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INSPIRATIONAL INTERVIEWS

An Interview with Onyeka Nwelue, the Writer with Witty Wits

 He was known as the teenager with the steaming pen. He was born in Ezeo Nsu, Imo State in Nigeria and embodied everything literal growing up. Now he is a famous author, writing poetry and novels. I have followed Onyeka for a while now, trust me, he is the realest person I’ve known in Africa, and I know he loves Africa too much for his own good although he never admits. His way of challenging people in Africa do what is right is by being blunt. He has tested and tried a few religions, been hosted on many platforms in the world, and so of course, he has travelled wide. It is an honour to have this interview with an African son; Onyeka Nwelue.

ONYEKA NWELUE
ONYEKA NWELUE


AMOAFOWAA:

Onyeka, please tell us about growing up in Nigeria.

 

ONYEKA:

Growing up in Nigeria made me strong-willed. If you grew up in Nigeria, you would realize that life is extremely tough and that you, alone, can make yourself into what you want. People in Nigeria are easily deluded, believing that life there is normal. Life in Nigeria is something else, equally, something you read about fiction. There is no need to paint it so beautiful when it is not. I have been to Ghana, as well. In both countries, there are hardships that make me question the trueness of being an African. Almost all African and black countries have issues, from Haiti to Nigeria to Venezuela and to Colombia. Poverty seems to be a black man’s pride.

 

AMOAFOWAA:

How many works have you published so far?

 

ONYEKA:

I have published two books. I have another one, Hip-Hop is Only for Children coming out next month, January of 2015.

 

AMOAFOWAA:

Is writing a lucrative job in Africa?

 

ONYEKA:

No. Writers in Africa are poor.

 

AMOAFOWAA:
Who did you grow up reading from?

 

ONYEKA:

Different writers from the African Writers’ Series. I read lots of British writings, because they were forced on us in schools. I read lots of writers. Most of them were British. I was exposed to Indian writing later on when I travelled to India. My life changed completely.

 

AMOAFOWAA:

How did your life change?

ONYEKA:

It reflected in how I wrote my first novel, The Abyssinian Boy.

ONYEKA NWELUE
ONYEKA NWELUE

AMOAFOWAA:

Okay, so let all readers read the famous Abyssinian Boy and know what he is talking about. Onye, what do think of the African educational system?

 

ONYEKA:

Educational system in Africa is a complete sham. Someone would be wondering why I have nothing positive to say about Africa, but if we can be truthful to ourselves, we will be wise enough to know that Africa is gone, its economy, its education. People in the world, not only Africa are going to school because they want to have something to fall back on and not because they want to learn. People head to school for different reasons. Some do it as a revenge to the society that has tried to clamp them down. This is why the educational system is in a mess.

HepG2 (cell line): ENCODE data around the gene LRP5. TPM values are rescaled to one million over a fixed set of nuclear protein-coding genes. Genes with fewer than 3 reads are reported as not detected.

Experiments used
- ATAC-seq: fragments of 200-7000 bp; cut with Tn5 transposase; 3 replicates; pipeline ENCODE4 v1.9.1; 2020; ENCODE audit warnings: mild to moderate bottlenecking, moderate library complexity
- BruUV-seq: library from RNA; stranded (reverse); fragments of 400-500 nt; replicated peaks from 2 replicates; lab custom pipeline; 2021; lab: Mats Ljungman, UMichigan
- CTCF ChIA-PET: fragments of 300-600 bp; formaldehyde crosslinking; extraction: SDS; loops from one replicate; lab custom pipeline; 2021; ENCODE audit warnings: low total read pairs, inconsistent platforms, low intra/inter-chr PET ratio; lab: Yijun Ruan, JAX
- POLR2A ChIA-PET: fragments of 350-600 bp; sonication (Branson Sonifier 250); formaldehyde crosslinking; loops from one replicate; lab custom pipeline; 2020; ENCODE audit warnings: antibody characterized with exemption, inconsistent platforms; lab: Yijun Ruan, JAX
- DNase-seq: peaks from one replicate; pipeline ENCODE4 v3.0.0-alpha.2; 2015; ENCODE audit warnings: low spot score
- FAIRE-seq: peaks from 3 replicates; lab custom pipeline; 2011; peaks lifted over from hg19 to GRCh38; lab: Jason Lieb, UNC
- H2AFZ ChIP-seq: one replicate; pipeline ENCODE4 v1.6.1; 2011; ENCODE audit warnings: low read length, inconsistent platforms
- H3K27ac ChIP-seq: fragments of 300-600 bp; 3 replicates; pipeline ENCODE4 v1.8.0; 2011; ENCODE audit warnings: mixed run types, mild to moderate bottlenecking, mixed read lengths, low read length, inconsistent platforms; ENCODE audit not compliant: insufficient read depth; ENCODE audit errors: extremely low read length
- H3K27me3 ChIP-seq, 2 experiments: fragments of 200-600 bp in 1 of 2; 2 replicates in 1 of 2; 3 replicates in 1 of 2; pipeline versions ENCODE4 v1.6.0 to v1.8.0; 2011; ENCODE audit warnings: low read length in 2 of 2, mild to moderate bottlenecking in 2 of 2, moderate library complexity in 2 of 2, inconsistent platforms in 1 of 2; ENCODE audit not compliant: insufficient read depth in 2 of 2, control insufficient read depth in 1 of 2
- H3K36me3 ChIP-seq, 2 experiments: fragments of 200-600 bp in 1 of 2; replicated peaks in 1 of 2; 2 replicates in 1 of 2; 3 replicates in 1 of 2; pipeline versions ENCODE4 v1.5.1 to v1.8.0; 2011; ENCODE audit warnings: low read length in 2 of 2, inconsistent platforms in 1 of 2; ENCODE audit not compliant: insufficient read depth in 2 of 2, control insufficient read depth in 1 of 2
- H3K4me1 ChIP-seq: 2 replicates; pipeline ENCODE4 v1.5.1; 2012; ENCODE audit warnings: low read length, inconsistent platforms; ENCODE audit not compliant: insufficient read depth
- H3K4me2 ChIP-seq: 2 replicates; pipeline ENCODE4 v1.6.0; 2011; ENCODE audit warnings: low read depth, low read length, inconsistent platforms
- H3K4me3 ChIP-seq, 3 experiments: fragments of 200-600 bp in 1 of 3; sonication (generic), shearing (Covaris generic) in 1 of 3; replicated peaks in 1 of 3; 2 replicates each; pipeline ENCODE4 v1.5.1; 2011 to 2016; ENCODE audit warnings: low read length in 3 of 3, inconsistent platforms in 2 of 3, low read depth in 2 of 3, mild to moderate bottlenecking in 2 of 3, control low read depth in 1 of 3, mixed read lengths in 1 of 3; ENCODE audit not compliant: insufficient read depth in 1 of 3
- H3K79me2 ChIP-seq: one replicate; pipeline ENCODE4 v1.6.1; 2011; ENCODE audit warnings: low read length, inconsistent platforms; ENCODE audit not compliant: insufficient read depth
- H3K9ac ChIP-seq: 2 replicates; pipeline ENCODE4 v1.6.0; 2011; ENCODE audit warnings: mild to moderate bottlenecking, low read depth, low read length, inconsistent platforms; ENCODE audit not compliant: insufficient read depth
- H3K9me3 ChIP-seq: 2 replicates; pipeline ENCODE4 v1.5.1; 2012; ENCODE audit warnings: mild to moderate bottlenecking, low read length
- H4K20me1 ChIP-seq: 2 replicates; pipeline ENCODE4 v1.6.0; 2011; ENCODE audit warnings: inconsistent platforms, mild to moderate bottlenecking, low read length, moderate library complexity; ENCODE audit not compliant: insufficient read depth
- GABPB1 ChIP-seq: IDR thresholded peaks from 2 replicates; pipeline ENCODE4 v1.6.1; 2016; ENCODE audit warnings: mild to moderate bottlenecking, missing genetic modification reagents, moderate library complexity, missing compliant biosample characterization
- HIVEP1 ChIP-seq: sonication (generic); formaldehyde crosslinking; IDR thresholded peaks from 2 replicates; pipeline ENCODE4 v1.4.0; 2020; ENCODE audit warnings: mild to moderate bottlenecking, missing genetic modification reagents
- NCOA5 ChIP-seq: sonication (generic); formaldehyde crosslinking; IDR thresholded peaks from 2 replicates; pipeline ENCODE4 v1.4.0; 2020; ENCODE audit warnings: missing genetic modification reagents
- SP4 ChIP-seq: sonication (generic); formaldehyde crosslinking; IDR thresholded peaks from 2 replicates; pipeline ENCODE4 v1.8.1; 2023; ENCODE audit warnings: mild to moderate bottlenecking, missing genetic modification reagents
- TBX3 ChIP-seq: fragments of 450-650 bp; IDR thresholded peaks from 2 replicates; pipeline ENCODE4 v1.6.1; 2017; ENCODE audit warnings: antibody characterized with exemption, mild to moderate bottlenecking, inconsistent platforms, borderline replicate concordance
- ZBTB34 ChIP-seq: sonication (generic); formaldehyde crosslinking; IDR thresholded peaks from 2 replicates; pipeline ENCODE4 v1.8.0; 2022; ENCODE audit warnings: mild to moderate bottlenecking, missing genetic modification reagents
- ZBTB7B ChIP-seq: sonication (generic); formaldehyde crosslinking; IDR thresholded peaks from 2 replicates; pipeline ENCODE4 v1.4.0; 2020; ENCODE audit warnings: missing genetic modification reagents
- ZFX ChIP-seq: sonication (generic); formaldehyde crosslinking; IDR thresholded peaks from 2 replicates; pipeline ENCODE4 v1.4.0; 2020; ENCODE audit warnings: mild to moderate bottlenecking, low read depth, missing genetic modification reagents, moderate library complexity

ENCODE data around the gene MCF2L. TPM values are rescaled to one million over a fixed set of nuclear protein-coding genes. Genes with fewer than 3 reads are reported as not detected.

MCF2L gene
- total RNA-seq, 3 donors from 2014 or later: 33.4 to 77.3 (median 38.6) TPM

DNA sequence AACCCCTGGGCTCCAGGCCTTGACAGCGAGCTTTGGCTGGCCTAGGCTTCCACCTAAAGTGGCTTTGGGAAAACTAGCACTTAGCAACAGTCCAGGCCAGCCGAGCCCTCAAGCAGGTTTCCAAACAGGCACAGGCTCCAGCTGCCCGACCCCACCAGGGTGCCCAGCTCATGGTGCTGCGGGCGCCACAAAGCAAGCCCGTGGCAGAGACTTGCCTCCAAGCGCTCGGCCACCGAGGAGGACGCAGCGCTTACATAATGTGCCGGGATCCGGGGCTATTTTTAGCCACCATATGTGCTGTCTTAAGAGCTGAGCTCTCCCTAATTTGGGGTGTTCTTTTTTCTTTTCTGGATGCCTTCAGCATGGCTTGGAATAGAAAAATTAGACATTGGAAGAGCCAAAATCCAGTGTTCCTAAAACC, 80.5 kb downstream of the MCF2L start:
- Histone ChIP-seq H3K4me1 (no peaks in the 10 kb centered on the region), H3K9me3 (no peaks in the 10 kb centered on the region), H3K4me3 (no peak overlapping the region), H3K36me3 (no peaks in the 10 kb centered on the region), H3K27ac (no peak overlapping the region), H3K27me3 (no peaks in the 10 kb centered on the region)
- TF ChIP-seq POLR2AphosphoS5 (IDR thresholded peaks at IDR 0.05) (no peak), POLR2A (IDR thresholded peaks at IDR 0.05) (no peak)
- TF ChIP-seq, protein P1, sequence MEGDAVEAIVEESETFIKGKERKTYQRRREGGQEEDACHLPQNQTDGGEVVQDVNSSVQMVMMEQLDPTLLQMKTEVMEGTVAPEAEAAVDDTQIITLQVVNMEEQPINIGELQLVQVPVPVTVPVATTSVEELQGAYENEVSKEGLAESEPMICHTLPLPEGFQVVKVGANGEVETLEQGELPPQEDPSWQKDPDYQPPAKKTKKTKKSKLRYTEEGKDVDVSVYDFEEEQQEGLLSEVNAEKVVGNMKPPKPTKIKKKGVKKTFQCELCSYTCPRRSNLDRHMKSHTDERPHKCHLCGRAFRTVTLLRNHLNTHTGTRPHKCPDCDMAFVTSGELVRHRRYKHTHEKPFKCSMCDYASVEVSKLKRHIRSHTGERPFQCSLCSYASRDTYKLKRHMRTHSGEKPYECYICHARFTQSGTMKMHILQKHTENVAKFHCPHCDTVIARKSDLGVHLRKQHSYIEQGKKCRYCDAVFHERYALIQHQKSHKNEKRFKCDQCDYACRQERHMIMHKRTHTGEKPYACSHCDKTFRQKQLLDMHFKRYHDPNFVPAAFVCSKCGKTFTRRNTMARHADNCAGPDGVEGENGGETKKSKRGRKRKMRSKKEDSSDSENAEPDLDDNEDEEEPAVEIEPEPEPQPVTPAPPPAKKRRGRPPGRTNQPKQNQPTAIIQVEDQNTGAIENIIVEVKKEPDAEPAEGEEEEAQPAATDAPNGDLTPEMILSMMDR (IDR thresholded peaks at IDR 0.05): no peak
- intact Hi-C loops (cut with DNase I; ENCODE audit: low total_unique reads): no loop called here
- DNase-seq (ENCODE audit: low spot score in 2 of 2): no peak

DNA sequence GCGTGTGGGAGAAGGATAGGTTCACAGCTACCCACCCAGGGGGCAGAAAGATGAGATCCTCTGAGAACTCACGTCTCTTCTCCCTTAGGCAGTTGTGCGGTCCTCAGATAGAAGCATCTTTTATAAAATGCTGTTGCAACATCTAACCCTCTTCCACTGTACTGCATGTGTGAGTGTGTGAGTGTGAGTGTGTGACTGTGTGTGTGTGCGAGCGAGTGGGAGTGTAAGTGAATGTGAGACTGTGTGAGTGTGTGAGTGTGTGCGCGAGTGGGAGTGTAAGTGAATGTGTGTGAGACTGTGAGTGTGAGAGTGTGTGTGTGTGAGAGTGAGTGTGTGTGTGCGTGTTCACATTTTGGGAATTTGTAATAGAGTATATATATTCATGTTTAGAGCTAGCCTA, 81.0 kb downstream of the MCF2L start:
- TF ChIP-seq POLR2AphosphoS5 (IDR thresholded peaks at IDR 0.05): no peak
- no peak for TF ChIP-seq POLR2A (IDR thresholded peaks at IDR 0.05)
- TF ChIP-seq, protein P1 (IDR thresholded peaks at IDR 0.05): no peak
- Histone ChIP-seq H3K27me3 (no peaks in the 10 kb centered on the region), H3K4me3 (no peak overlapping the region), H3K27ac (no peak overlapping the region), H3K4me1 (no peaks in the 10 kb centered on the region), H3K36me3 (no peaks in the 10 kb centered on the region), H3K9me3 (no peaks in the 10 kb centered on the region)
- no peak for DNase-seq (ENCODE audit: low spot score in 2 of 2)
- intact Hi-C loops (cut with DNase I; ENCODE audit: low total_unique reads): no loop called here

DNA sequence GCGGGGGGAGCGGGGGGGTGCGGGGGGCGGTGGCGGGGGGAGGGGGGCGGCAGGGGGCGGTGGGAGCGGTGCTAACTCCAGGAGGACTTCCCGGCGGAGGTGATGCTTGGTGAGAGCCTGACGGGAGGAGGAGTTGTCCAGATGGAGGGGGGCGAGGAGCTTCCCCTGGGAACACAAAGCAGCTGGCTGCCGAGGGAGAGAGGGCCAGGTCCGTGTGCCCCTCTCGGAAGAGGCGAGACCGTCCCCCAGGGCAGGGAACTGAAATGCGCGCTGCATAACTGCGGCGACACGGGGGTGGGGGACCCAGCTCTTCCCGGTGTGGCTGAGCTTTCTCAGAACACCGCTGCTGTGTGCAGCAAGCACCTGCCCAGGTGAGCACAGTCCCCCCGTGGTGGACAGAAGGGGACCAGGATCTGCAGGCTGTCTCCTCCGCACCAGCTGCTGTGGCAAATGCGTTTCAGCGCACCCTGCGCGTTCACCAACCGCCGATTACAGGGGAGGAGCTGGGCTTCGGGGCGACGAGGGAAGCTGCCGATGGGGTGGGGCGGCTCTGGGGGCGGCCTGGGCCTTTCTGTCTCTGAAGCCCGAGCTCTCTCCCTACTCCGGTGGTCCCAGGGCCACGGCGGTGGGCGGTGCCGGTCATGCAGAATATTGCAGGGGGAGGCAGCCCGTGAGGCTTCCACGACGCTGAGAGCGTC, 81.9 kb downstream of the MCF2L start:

AMOAFOWAA:

What would be your ideal effective educational system?

ONYEKA:

Where students won’t be graded. Now they have to study because they want to get what they want. Not because a teacher says they are good.

AMOAFOWAA:

Please let me get this straight, a school without examinations?

ONYEKA:

Yes. A training or vocational centre where people will be taught and not tested. If they are coming in there, it is because it is their passion to get better. They should not be tested.

AMOAFOWAA:

If you were given a chance to choose your land of birth, would you choose to be born in Africa?

 

ONYEKA:

Not at all. I will not choose to be born in Africa. Anyone who is angry with me can find a knife to kill himself. There is something you will hate about Africa once you travel round the world and see how other continents are moving forward and forward and things getting easy. The same people who will condemn me for saying this give birth to their children abroad and their kids hold other countries passports. I still have a Nigerian passport.

 

AMOAFOWAA:

That shows you have embraced your African roots. Now let’s turn our attention to politics. If you are given the chance to be the president of Africa, and God gives you two choices; to stand to be democratically elected, or to be a military president, which will you choose and why?

 

ONYEKA:

Like I said, I am not interested in this Africa.

 

AMOAFOWAA:

Many African countries have been through many rough times but I know Nigeria has gone through way more, we are talking about Boko-Haram and many other headaches like the prosecution of gays. Is it the fault of the government in power or the citizens?